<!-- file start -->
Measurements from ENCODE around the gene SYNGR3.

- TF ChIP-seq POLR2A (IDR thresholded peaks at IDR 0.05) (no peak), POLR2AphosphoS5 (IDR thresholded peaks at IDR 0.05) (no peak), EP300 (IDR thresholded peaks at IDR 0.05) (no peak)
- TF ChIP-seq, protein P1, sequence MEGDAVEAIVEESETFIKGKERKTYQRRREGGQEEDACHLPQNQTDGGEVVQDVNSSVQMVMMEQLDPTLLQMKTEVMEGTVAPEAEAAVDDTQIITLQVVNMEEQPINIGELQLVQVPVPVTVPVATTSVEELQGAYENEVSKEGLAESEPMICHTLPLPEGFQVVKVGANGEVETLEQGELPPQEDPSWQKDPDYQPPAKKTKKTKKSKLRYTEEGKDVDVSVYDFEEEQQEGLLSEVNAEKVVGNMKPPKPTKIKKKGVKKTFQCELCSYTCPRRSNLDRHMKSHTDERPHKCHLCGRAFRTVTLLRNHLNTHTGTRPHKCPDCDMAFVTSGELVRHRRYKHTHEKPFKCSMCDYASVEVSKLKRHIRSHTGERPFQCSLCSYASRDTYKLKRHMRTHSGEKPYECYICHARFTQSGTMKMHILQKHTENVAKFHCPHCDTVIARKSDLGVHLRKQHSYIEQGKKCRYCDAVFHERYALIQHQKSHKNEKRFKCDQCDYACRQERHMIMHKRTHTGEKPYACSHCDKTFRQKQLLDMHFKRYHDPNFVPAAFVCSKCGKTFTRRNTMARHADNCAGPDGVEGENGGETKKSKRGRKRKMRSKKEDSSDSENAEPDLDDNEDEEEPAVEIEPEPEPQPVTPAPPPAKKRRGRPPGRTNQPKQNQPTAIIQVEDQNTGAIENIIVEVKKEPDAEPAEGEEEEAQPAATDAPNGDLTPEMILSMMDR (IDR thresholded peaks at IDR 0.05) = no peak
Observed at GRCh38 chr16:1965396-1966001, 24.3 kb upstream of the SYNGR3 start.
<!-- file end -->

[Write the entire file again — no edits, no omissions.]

Measurements from ENCODE around the gene SYNGR3.

- TF ChIP-seq POLR2A (IDR thresholded peaks at IDR 0.05) (no peak), POLR2AphosphoS5 (IDR thresholded peaks at IDR 0.05) (no peak), EP300 (IDR thresholded peaks at IDR 0.05) (no peak)
- TF ChIP-seq, protein P1, sequence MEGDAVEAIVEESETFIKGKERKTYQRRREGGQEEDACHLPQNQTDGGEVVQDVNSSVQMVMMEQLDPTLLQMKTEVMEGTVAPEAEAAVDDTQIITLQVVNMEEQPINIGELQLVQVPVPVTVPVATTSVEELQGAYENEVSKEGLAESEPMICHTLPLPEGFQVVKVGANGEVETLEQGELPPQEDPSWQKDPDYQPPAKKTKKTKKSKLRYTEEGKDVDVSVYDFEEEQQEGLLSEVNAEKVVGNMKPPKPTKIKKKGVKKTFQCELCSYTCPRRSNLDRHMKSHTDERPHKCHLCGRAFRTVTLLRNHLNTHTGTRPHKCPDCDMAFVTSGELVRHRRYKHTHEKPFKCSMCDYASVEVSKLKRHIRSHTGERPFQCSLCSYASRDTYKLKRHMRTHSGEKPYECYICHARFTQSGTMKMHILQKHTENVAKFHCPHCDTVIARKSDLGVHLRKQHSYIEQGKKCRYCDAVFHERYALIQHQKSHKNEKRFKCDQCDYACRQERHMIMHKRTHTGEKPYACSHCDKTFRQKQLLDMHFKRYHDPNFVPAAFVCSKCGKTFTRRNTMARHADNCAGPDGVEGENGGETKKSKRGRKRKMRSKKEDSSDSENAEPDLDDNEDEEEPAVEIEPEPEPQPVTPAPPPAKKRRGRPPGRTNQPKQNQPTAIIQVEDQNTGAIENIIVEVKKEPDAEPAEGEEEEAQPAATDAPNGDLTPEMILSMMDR (IDR thresholded peaks at IDR 0.05) = no peak
Observed at GRCh38 chr16:1965396-1966001, 24.3 kb upstream of the SYNGR3 start.